The line in games between risk and frustration is very thin, so developers have to tread carefully. From the legacy of old-school games, we have the concept of ‘save points’ so that failure is real, but not entirely disastrous. Some games have a ‘hardcore mode’ where a single death means you’ll be starting over from the very beginning.
As I’ve said before, games can have two major aspects: the game itself (fun, competition, mechanics, achievements…), and the story of the game (either hand-made by developers or the emergent experience). Due to the rather… permanent nature of death, we typically write it off as a “game” aspect only. It’s usually just another realism that doesn’t add to the fun, and so we gamify it.
What are some ways we can allow the game to simply continue, incorporating that failure into the game in a story-like manner? (Or at the very least addressing it)? This is especially important when it comes to the ultimate ‘failure’ in a game, the death of your character. I’ll highlight a few bright ideas and examples from a previous ODIN Brainstorm:
- Allow erasing your mistakes and starting over, but incorporate that mechanic into the lore (Sands of Time)
- If death is permanent, you should only die if it makes sense in the story, and makes for a good resolution (Sacrificing yourself to save another, “Fly, you fools!”, etc…). You shouldn’t die simply because you accidentally drank the wrong potion, tripped backwards over a ledge, etc…
- Note that with the above death example, you should still feel some sort of risk (if you’re invincible except in plot-heavy moments, then it’s not exciting for most of the game).
- Branching storylines where you might pass or fail an objective, leading to different branches that still make sense.
- Perhaps in the case of death, your character has friends or relatives who they can pass the ‘legacy’ on to, and you can subsequently play as a new character. While you can’t play the old character anymore, you can still visually see their influence in the game world, so it’s kind of cool.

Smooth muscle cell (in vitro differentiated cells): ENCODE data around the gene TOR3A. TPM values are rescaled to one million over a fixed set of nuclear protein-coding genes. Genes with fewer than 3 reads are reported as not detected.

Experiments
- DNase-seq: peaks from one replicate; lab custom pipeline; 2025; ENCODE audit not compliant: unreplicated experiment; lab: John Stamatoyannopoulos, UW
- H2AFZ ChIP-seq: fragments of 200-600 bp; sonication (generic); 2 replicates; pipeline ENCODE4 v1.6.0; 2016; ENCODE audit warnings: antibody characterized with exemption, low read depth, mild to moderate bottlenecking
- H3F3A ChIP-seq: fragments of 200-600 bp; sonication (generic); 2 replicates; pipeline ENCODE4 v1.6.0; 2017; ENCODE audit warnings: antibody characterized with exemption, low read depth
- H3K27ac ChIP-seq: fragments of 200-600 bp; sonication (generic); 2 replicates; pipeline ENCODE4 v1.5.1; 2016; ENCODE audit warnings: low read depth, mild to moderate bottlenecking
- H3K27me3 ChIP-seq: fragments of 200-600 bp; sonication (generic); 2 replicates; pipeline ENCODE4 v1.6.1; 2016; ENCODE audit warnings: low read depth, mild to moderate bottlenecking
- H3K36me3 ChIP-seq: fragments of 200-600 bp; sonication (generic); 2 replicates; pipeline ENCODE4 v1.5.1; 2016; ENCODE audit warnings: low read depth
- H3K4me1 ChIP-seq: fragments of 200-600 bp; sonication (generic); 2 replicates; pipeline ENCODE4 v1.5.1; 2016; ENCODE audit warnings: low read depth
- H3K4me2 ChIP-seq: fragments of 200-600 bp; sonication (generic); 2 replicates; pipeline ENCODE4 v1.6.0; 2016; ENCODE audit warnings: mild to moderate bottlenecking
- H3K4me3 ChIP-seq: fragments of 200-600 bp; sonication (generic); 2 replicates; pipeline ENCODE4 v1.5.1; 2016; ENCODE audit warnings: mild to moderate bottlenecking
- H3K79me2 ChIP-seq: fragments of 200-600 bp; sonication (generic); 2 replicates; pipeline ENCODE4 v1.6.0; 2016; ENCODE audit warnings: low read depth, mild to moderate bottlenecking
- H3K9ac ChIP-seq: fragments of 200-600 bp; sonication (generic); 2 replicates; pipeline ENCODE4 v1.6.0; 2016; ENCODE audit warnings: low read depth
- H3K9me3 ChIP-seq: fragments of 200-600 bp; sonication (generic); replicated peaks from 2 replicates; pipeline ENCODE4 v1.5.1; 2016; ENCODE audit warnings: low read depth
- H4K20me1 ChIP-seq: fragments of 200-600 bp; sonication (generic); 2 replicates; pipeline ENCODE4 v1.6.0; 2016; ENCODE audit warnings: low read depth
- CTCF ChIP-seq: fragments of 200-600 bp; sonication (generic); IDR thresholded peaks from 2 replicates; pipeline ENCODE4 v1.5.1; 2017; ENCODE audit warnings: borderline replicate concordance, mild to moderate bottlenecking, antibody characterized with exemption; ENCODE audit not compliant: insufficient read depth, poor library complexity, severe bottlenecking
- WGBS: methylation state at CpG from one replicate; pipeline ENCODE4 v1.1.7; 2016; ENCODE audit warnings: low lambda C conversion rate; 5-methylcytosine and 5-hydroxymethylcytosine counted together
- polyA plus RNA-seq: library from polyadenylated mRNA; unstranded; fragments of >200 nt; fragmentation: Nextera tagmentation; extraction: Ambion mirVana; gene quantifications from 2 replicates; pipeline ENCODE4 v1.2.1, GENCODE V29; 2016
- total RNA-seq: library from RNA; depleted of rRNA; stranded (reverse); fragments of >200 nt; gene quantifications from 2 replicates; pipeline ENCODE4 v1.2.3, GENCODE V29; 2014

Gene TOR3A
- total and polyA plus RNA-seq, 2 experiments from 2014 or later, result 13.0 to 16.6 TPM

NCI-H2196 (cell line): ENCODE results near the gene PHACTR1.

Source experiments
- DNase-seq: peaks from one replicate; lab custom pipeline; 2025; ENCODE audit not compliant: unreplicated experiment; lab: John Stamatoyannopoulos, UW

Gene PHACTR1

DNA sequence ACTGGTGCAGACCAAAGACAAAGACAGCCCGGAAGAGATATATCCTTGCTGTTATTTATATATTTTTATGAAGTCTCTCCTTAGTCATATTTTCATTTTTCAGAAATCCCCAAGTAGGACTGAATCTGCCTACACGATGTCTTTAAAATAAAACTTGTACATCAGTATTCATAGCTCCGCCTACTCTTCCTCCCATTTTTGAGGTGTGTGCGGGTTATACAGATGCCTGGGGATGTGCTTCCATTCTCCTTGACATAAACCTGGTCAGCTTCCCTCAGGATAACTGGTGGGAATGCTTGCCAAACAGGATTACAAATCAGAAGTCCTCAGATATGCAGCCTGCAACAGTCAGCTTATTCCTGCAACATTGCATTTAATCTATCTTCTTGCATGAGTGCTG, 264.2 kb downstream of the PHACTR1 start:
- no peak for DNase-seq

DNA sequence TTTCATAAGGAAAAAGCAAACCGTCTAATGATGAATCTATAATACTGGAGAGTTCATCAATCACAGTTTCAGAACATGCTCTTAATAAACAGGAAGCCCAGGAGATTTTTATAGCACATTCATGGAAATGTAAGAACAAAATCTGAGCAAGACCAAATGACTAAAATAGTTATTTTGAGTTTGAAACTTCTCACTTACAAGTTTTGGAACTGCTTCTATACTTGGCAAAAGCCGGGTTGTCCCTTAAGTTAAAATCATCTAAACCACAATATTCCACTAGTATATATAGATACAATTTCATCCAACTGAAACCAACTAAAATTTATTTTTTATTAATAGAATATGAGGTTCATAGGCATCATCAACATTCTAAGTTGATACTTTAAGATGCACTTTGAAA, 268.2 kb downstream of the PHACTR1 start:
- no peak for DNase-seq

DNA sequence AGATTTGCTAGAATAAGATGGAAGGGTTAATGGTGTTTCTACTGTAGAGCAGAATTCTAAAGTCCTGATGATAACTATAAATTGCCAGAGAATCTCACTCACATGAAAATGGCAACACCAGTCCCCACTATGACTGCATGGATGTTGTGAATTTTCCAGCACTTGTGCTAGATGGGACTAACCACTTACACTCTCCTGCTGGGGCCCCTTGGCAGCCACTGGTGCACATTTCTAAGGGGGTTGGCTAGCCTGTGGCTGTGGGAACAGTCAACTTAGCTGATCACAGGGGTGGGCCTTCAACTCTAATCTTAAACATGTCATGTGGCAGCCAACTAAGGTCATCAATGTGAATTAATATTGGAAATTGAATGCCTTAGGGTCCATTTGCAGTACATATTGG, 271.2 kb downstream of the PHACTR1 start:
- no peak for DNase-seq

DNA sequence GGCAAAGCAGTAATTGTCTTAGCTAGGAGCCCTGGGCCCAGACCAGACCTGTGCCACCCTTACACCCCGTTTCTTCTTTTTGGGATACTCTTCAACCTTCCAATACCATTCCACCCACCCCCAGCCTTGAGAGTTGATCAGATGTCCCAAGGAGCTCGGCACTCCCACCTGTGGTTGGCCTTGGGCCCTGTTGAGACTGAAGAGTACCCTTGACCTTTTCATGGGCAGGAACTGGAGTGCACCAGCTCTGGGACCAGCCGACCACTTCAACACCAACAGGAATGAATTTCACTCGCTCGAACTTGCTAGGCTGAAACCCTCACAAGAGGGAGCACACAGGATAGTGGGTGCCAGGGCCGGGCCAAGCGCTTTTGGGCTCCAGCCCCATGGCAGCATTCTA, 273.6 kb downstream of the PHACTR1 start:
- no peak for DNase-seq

In a pre-scripted story, we should only have a failure occur when it would further the plot, cause dramatic conflict, set a mood, or lead to a masterful, emotional scene. What to do then, when the player accidentally backs off a ledge and falls into lava? What about stumbling into a hive of monsters and being overwhelmed while flailing about clumsily looking for an exit?
In order to fully roll with failure, the game (and more importantly the story) must be capable of continuing and adapting to your failures. Perhaps there’s another type of game which could accomplish this:
Consider Pen-and-paper RPGs, in which players fail all the time. Campaign players often surprise their Game Masters with the sheer idiocy of their plans sometimes. “Wait… you’re going to try and seduce the guards? They’re level 92 Blackthorn Demons. They don’t even have emotions!” And yet… a good Game Master can actually roll with their player’s strange ideas and unexpected failures, turning it into an interesting (or at least humorous) plot twist.
Fully rolling with player failures would require a GM (either human or AI) to continue creating story regardless of what the players actually do. I’d say a really good GM could solve this problem and walk the fine balance of making players feel risk as well as reduce their frustration from failure.